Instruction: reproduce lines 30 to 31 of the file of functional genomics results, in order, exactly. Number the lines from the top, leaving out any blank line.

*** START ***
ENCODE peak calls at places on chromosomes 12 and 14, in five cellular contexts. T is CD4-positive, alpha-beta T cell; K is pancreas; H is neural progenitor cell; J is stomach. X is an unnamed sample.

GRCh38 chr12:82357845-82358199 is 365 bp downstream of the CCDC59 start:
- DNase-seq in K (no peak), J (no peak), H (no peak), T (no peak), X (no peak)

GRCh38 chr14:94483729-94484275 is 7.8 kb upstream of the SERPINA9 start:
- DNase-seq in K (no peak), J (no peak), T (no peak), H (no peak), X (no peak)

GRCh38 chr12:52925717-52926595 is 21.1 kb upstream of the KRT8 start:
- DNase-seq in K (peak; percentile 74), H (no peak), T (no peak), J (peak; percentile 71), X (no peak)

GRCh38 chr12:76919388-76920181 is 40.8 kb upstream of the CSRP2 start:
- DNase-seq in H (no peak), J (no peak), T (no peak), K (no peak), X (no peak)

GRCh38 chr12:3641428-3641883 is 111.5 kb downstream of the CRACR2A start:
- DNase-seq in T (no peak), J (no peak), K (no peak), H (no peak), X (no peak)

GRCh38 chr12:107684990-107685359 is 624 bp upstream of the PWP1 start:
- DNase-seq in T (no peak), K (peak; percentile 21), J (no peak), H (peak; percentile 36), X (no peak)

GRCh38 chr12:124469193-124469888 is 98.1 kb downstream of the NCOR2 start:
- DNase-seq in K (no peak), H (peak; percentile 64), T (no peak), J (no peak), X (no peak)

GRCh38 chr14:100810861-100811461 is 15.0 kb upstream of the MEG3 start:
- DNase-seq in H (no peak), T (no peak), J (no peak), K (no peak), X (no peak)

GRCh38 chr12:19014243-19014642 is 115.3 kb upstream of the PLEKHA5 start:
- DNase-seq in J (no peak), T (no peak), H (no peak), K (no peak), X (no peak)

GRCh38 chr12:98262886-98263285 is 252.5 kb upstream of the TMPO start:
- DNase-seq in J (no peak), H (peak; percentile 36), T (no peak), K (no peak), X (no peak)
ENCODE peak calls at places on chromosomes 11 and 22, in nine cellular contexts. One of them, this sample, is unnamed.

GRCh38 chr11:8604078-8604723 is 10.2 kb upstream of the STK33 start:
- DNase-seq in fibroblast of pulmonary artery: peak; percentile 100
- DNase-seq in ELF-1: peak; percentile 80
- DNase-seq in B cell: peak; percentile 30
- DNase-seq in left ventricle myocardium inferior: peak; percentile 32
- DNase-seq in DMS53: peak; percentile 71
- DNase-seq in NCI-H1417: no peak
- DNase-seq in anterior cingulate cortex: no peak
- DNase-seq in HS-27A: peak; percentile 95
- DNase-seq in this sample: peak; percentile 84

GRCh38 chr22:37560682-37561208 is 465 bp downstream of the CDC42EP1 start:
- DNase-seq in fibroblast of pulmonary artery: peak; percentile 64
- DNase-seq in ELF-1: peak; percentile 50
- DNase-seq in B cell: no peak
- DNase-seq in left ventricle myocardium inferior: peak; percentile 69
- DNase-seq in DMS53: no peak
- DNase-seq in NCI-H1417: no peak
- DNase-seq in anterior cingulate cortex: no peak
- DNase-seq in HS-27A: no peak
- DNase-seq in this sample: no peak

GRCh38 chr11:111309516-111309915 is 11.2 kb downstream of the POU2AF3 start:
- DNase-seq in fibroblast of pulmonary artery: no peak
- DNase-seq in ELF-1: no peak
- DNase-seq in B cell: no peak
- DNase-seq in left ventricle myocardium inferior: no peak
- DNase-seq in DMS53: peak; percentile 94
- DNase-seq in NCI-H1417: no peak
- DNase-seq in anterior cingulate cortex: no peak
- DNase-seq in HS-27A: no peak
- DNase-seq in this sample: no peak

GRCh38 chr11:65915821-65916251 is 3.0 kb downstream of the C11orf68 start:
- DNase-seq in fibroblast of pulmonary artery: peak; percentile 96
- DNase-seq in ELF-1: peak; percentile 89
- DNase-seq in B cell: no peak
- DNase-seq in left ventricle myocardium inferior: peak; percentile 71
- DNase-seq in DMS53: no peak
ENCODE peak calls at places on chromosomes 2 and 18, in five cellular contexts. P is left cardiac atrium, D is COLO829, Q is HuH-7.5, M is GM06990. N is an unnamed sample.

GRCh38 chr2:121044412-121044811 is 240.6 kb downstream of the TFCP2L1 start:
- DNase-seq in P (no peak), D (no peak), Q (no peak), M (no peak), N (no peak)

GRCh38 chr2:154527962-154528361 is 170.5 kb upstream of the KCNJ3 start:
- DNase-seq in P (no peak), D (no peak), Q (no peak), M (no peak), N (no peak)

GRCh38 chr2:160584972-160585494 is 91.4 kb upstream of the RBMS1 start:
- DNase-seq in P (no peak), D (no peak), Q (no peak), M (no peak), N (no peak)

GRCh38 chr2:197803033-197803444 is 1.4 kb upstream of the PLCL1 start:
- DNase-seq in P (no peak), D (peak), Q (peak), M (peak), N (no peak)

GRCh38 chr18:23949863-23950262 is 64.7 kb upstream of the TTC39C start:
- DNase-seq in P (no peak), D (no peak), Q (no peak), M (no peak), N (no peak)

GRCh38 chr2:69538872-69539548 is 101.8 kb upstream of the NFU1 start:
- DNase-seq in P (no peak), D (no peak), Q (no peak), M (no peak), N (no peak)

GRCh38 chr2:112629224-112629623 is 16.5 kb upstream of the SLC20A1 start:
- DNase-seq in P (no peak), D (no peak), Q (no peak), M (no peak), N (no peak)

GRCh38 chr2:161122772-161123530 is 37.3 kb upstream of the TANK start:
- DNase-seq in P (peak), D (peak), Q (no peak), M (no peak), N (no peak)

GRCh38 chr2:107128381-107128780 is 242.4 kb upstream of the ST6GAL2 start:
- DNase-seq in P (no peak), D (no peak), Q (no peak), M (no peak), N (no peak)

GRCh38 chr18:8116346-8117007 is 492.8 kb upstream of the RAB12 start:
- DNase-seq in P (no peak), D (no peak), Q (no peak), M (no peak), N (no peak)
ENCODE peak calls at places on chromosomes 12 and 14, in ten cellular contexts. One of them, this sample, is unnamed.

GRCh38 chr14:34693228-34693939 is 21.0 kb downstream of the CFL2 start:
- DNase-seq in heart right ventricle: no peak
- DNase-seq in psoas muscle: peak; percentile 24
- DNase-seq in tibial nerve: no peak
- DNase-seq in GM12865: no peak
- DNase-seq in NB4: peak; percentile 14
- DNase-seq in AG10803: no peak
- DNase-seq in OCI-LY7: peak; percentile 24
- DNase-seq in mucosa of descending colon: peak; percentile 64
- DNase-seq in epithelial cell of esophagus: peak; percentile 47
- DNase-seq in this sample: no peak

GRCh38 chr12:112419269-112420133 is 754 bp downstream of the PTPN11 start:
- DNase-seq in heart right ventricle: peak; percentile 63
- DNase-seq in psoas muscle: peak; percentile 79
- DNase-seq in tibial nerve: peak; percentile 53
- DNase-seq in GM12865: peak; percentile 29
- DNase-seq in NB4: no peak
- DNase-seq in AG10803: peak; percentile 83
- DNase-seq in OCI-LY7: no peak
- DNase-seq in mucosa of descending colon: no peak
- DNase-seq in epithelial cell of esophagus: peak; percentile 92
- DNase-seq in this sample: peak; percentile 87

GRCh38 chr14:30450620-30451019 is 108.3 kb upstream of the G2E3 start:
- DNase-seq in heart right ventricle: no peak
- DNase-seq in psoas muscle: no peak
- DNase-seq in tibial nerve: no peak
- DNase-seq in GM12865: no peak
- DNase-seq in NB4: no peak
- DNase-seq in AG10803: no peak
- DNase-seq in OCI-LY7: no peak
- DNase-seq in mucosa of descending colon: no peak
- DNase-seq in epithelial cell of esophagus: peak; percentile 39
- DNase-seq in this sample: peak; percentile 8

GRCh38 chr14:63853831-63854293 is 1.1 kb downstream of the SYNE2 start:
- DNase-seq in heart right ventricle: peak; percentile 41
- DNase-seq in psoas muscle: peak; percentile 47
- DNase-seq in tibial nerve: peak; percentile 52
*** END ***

- DNase-seq in anterior cingulate cortex: no peak
- DNase-seq in HS-27A: peak; percentile 95